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Project ID: 13-1-05-8

Year: 2013

Date Started: 08/01/2013

Ending Date:  08/01/2016

Title: Surface Fuel Characteristics, Temporal Dynamics, and Fire Behavior of Masticated Mixed-Conifer Fuelbeds of the U.S. Southeast and Rocky Mountains

Project Proposal Abstract: Throughout the United States, large quantities of biomass from trees and shrubs have been chipped, chunked, shredded, or mowed to remove live fuel from the forest canopy and reallocate it to the forest floor as dead fuel. This thinning treatment, known as mastication, has become increasingly popular because land managers want alternatives to reduce canopy fuels and mitigate the risks from wildland fire where prescribed fire is problematic. One unknown in evaluating the costs and risks of mastication treatments is whether the risks of ignition, smoke, or chemical emissions actually increase over time in these decomposing materials. Little is known about the structural, physical, and chemical changes that mixed-conifer masticated materials undergo during decomposition, how moisture is retained throughout the summer and fall when potential for burning is high, how in situ moisture content fluctuates, or how aging affects fire behavior. This study examines mixed-conifer masticated fuelbeds of various ages at 10 sites in the southeast U.S. and Rocky Mountains. Our objectives are to: (1) describe the characteristics of aged masticated materials from diverse mixed-conifer forests; (2) determine the effect of fuel depth and time since treatment on masticated fuelbed moisture; (3) determine how the age of masticated materials affects the probability of ignition, smoldering, and mass loss; and (4) construct and validate custom fuel models that predict fire behavior in mixed-conifer masticated fuelbeds. Several features make the 10 study sites conducive to research on the characteristics and aging of masticated materials. They lie along a moisture and temperature gradient from very wet and hot conditions in the southeast to very dry and hot in the southwest and moist, cool conditions in the northern Rocky Mountains. They were treated with different mastication techniques enabling us to explore the effect of particle size on moisture and aging. They encompass several tree species and time-since-treatments from 1 to 12 years. Each is part of ongoing research on mastication treatments with established pre-treatment data and prescribed burn plans ready to implement. We will use a randomized complete block design to sample and characterize these diverse areas, which is the traditional sampling design tailored for areas where between-site variability is greater than within-site variability and sites are only sampled one time. We will examine the physical, structural, and chemical properties of the materials at each site to describe their fuel and fuelbed characteristics using field and laboratory techniques. We will examine how moisture is retained and varies seasonally by installing moisture probes within the fuelbeds in their natural setting. We will investigate how particle size, fuelbed depth, and the moisture affect ignition and smoldering potential in different ages of masticated materials with static burn-chamber burns. Using a combination of field characteristics and moisture data, we will design custom fuel models to fit field specifications then test and validate the models under controlled wind and humidity conditions in wind-tunnel burns. Masticated biomass creates novel fuelbeds for fire behavior, especially when it degrades physically and chemically over time. Research on how mixed-conifer masticated materials age, and if aged materials are more susceptible to ember ignitions or smoldering, is critical for managers to weigh the benefits and/or drawbacks of burning the materials immediately after treatment to reduce fire hazard or leaving materials on the ground until they decompose or are burned by unplanned wildfires. Our study will aid managers in assessing the risks of prescribed fire and/or responding to wildland fire in aged masticated materials and provide tools to predict fire behavior in them. A key aspect to this study is the link of fire behavior science to explicit recommendations for managers for treating these f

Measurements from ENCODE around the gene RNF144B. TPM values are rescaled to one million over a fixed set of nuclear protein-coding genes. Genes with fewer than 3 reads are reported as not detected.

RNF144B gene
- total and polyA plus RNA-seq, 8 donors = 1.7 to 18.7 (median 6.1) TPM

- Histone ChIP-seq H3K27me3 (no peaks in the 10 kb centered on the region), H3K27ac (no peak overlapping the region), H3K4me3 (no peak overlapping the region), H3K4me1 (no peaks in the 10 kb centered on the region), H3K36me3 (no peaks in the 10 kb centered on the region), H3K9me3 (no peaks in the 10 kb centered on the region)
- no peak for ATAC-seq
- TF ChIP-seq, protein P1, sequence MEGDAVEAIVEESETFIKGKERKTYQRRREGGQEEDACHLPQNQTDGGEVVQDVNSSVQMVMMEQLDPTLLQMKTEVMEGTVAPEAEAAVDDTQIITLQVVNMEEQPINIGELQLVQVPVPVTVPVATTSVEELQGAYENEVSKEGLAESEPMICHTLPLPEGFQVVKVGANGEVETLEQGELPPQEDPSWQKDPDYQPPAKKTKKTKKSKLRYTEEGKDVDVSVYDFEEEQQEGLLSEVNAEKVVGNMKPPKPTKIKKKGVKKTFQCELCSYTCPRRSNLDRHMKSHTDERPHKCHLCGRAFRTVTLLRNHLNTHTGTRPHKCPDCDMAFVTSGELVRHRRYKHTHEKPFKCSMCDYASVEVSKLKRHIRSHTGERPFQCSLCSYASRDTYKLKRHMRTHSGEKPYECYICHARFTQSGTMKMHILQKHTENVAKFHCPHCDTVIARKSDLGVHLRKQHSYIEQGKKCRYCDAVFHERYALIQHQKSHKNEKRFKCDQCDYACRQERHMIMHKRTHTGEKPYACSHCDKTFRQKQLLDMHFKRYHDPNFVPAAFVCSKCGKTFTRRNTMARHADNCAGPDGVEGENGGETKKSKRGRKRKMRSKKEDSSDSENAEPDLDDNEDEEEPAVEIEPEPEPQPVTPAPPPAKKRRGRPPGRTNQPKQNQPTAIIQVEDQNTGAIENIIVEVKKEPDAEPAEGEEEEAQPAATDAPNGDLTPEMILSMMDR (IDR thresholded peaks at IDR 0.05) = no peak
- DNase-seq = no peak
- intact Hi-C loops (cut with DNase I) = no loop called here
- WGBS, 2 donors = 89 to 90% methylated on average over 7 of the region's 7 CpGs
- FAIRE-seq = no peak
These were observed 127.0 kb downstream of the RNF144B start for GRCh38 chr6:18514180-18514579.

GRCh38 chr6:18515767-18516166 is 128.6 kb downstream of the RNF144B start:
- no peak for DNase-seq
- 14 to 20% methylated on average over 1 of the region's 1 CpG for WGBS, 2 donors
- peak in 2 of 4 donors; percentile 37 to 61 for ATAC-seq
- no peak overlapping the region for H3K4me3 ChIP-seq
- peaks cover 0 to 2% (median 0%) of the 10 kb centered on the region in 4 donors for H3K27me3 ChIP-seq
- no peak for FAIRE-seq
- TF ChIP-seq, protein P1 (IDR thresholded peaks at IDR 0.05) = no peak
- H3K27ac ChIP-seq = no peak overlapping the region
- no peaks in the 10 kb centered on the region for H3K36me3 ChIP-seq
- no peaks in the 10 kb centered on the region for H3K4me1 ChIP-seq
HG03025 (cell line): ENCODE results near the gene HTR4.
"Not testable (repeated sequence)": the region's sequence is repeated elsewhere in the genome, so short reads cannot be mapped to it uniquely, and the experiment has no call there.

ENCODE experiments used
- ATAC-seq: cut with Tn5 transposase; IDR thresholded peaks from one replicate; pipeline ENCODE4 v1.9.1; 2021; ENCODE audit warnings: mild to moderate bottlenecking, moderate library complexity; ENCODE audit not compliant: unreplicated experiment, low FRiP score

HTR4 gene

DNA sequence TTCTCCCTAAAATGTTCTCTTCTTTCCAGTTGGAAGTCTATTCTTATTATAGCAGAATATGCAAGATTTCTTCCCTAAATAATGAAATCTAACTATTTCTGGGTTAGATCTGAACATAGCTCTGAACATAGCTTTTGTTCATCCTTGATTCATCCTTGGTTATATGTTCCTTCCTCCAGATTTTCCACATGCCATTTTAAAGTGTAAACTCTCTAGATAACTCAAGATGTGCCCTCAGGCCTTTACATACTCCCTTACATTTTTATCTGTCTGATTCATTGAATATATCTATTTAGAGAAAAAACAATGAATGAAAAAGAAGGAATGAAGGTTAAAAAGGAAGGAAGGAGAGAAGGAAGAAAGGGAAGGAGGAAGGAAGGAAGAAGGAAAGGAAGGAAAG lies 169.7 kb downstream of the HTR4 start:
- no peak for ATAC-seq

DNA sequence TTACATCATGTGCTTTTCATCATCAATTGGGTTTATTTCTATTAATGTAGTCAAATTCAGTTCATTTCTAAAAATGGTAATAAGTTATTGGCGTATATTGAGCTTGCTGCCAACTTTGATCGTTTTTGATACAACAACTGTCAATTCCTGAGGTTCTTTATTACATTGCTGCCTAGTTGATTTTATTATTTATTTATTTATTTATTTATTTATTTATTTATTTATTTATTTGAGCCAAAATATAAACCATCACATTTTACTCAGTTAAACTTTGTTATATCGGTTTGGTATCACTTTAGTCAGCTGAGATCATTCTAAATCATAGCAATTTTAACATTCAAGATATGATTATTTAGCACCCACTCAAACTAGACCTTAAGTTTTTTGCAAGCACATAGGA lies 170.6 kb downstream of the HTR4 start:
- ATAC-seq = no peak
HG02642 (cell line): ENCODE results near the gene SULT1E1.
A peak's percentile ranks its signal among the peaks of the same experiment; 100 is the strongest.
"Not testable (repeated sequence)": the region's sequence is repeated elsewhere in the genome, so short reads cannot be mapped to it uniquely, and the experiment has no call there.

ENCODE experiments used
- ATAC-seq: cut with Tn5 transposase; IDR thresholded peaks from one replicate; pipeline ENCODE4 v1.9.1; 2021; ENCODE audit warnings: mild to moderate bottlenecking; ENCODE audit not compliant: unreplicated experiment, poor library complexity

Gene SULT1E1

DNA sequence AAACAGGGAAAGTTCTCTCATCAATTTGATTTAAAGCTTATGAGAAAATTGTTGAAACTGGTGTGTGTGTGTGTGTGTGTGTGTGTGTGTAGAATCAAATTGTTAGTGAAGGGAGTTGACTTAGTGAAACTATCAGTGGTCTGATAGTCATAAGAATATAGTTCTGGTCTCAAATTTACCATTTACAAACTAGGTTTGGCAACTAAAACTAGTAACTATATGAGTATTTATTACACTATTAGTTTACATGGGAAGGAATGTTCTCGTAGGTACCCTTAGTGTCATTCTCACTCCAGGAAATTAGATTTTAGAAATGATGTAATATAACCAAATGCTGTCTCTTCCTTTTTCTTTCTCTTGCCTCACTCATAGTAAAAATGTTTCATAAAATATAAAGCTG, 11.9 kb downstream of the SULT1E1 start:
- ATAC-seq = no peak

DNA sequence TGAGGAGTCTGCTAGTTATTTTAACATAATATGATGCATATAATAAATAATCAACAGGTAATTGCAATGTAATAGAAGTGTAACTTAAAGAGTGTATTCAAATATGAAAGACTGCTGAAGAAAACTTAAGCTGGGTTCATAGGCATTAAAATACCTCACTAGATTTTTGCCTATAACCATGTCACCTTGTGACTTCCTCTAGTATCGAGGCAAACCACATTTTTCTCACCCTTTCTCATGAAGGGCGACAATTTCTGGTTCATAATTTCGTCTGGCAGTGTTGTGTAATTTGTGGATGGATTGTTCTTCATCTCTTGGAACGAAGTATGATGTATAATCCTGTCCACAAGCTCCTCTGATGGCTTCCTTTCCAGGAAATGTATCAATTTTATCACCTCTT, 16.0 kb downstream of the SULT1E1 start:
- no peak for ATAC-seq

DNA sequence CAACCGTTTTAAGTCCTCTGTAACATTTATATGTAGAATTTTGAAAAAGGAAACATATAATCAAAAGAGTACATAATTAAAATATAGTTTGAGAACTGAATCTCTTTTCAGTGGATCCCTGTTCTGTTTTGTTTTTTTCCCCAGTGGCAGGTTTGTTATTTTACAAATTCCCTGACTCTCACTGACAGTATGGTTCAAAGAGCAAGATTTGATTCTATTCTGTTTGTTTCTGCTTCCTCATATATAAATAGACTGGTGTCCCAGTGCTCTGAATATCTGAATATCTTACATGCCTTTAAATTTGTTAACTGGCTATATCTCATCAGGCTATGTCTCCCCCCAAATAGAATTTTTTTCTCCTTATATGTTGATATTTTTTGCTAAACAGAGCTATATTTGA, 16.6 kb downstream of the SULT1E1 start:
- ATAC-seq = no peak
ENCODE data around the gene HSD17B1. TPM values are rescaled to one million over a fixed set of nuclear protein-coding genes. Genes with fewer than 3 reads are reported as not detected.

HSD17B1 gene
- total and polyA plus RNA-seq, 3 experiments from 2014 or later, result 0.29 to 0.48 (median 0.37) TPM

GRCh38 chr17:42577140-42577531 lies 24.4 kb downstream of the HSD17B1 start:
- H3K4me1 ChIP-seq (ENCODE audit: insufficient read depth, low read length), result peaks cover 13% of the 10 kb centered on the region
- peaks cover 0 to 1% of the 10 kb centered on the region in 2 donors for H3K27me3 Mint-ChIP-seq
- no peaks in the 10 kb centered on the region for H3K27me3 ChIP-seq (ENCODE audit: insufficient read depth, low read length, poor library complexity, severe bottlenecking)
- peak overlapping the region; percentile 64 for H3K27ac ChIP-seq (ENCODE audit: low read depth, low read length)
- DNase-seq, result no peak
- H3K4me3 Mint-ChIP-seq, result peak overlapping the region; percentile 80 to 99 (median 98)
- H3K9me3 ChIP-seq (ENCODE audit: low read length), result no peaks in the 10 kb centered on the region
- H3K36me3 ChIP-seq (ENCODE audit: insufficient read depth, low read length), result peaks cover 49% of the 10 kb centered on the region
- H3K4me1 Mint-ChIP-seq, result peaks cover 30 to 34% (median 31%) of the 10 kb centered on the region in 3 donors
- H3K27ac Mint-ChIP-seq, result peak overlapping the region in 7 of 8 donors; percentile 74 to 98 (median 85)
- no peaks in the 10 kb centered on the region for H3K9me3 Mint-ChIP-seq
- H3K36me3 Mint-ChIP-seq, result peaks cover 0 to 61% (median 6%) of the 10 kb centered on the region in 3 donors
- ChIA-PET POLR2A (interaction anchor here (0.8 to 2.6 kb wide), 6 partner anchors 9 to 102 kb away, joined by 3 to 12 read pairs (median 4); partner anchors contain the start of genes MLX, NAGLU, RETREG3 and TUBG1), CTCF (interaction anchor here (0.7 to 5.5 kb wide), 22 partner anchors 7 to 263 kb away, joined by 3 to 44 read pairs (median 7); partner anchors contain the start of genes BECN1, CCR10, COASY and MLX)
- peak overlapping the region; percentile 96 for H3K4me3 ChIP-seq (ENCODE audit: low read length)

Principal Investigator: Robert E. Keane

Agency/Organization: Forest Service

Branch or Dept: RMRS-Fire, Fuel & Smoke Science Program


Other Project Collaborators

Type

Name

Agency/Organization

Branch or Dept

Agreements Contact

Cindy D. Gordon

Forest Service

RMRS-Rocky Mountain Research Station

Budget Contact

Edith M. Cates

Forest Service

RMRS-Rocky Mountain Research Station

Co-Principal Investigator

Theresa (Terrie) B. Jain

Forest Service

RMRS-Forestry Sciences Lab-Moscow

Co-Principal Investigator

James J. Reardon

Forest Service

RMRS-Fire Sciences Lab-Missoula

Co-Principal Investigator

Pamela G. Sikkink

Forest Service

RMRS-Forest and Woodlands Ecosystem Program

Collaborator/Contributor

Bret W. Butler

Forest Service

RMRS-Fire Sciences Lab-Missoula

Collaborator/Contributor

Faith A. Heinsch

Forest Service

RMRS-Fire, Fuel & Smoke Science Program


Project Locations

Consortium

Northern Rockies

South

Southern Rockies

Southwest


Level

State

Agency

Unit

NATIONAL

MULTIPLE


Project Deliverables

There is no final report available for this project.
There are no deliverables available for this project.

Supporting Documents

There are no supporting documents available for this project.

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